So­lar has picked up pace but dis­tri­bu­tion com­pa­nies are re­luc­tant to pur­chase so­lar in light of low power de­mand and cheap power avail­abil­ity on ex­changes. MNRE is mulling a $400 mil­lion fund to pro­tect clean en­ergy pro­duc­ers from pay­ment de­lays by dis­coms. Also your views on fund­ing sup­port from banks and on dump­ing of lower cost mod­ules from China and Tai­wan.

Yes, the power avail­abil­ity sit­u­a­tion on the ex­changes has im­proved a bit and there­fore, dis­coms are try­ing to avoid buy­ing so­lar power. But this is a short-sighted ap­proach only to man­age day-to-day power costs. The dis­coms need to take a long-term view on so­lar more so as the cost of so­lar has come down vis-a-vis coal-based power if we go by some of the re­cent bid­dings. Also, they need to go fully dig­i­tal for ef­fi­cient grid man­age­ment so that they have the flex­i­bil­ity to use the cheap­est power avail­able de­pend­ing on the time of the day.

The fund­ing from banks has been good for so­lar when it comes to util­ity-scale so­lar power plants. How­ever, due to con­tract com­pli­ance risks and small ticket sizes, banks have been a lit­tle hes­i­tant in the rooftop so­lar seg­ment. GOI has given so­lar pri­or­ity sec­tor lend­ing sta­tus but in prac­ti­cal terms noth­ing much has hap­pened there.

The is­sue of dump­ing of lower cost mod­ules has been grossly over­stated. Most of the so­lar in­dus­try stake­hold­ers to­day un­der­stand the im­por­tance of us­ing re­li­able so­lar pan­els. Al­most 9 out of the 10 largest so­lar panel man­u­fac­tur­ers to­day are con­trolled by Chi­nese com­pa­nies. Buy­ers need to avoid get­ting very ag­gres­sive on their pric­ing tar­gets as this com­pro­mises the qual­ity.

Gover­nor Brown has com­mit­ted to hav­ing over 1.5 mil­lion elec­tric ve­hi­cles (EVs) on the road in Cal­i­for­nia by 2025, and the state is work­ing to en­sure that there will be suf­fi­cient EV charg­ing in­fra­struc­ture to sup­port it. Your views on largescale de­ploy­ment of EVs (adopt­ing so­lar charg­ing sta­tions) in In­dia and the re­sult­ing ben­e­fits.

A lot has hap­pened on this front in the US in the last cou­ple of years. Tesla is a great learn­ing ex­am­ple for the rest of the world. In­dia too has started its jour­ney with EVs through cars such as Reva along with wide­spread pro­mo­tion and us­age of thou­sands of e-rick­shaws. Purely from the im­pact on pol­lu­tion and air-qual­ity in In­dia, EVs make tremen­dous sense. How­ever, we need to eval­u­ate the com­mer­cial vi­a­bil­ity of the same in In­dia. Since stor­age costs are still high, it may take a few years be­fore we will see a flood of EVs on the In­dian roads. And we fore­see so­lar-pow­ered charg­ing sta­tions to be the per­fect ac­com­pa­ni­ment to these greener EVs.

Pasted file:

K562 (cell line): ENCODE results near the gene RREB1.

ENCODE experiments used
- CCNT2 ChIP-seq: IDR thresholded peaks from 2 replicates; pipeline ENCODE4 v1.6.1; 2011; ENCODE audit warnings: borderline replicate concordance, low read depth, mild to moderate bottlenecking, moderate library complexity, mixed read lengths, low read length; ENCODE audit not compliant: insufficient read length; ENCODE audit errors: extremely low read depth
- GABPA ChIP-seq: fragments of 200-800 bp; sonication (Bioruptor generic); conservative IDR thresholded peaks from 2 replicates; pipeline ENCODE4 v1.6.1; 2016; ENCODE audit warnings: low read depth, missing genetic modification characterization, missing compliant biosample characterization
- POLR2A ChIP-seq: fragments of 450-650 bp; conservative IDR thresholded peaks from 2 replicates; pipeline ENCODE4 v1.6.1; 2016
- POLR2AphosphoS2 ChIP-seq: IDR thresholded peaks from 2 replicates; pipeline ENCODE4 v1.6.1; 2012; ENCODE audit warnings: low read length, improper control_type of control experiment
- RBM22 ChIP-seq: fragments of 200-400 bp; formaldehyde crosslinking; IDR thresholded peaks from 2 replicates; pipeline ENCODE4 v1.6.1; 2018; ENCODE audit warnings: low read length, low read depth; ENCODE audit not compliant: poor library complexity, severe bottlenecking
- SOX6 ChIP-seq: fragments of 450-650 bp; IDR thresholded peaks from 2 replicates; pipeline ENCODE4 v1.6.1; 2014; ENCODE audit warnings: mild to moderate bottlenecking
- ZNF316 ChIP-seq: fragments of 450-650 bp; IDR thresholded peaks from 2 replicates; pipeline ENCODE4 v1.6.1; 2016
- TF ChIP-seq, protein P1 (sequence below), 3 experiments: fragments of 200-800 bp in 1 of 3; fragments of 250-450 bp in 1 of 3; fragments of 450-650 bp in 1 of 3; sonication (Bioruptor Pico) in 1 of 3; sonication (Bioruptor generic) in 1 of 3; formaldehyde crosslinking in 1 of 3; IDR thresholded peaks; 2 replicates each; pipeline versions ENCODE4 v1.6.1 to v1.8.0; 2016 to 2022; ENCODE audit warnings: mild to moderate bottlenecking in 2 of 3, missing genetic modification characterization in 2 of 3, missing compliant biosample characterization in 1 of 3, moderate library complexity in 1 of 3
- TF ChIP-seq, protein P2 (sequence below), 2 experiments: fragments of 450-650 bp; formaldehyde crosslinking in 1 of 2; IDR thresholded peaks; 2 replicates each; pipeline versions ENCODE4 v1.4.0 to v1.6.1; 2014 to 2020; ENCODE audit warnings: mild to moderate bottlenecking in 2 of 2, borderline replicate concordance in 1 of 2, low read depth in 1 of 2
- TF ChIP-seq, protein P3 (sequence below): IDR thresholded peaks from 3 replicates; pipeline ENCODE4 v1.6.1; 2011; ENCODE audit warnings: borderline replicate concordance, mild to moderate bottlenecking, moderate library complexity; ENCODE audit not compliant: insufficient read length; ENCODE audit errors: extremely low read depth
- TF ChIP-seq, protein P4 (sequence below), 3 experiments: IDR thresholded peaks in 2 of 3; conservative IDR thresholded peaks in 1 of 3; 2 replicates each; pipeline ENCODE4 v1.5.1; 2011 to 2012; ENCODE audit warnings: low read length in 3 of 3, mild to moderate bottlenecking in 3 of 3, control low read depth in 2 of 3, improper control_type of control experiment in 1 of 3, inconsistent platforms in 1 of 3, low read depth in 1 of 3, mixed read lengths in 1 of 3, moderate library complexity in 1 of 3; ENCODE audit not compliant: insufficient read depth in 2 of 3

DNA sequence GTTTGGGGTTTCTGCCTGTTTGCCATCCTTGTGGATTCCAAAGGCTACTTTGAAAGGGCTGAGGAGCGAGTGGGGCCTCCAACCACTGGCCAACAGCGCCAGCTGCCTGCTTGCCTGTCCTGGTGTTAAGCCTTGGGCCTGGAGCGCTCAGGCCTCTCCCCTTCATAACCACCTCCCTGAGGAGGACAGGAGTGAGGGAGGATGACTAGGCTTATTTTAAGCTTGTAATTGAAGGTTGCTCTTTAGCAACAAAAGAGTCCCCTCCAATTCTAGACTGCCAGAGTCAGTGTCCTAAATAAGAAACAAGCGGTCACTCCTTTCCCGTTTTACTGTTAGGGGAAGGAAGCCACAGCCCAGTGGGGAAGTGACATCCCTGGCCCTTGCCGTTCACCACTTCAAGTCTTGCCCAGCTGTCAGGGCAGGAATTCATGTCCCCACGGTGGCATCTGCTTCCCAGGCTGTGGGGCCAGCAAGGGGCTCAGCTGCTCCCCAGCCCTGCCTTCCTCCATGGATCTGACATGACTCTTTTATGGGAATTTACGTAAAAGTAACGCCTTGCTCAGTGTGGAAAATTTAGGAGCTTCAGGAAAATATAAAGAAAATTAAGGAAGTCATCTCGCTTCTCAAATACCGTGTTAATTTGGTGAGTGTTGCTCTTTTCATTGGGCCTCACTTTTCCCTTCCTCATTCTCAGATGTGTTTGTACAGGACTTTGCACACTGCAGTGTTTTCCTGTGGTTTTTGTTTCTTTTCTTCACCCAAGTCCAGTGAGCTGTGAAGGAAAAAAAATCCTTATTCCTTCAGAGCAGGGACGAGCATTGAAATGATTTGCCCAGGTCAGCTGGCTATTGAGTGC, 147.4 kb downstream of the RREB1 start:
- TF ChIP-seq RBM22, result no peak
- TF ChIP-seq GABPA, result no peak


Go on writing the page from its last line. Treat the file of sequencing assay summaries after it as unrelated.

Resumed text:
As a new so­lar ven­ture, your views on whether the In­dian rooftop seg­ment is mov­ing in the right di­rec­tion and what lies ahead for the sec­tor in the years to come.

Hav­ing seen the growth of so­lar in In­dia, and the as­so­ci­ated chal­lenges too, over the last 8-9 years, we cre­ated MYSUN as a plat­form to drive the de­mand for so­lar among con­sumers and make it eas­ier and af­ford­able for con­sumers to adopt so­lar.

We re­alised that non-util­ity so­lar, even with a 40 GW tar­get by 2022, wasn’t go­ing any­where. Cus­tomer de­mand is low and the in­dus­try is strug­gling to find the right busi­ness mod­els. There is a lack of trust on so­lar, and peo­ple are unaware that they too can use and ben­e­fit from go­ing so­lar.

Our an­a­lysts and en­gi­neers have mapped the en­tire coun­try, pin-code-wise and con­sumer-wise, and have de­vel­oped elab­o­rate al­go­rithms to give an un­bi­ased and rel­a­tively easy yet ac­cu­rate so­lar as­sess­ment to any­one liv­ing in In­dia, whether for res­i­den­tial, com­mer­cial or in­dus­trial use.

Our pan-In­dia re­search shows that so­lar makes great financial sense for a ma­jor­ity of con­sumers with monthly bills as low as Rs 2000 per month across most parts of our coun­try. If we can cater to all this de­mand, even ac­count­ing for the fact that not ev­ery­one will have ac­cess to a rooftop to in­stall so­lar, In­dia can not only meet the 40 GW tar­get but eas­ily go up to 100 GW in rooftop so­lar alone.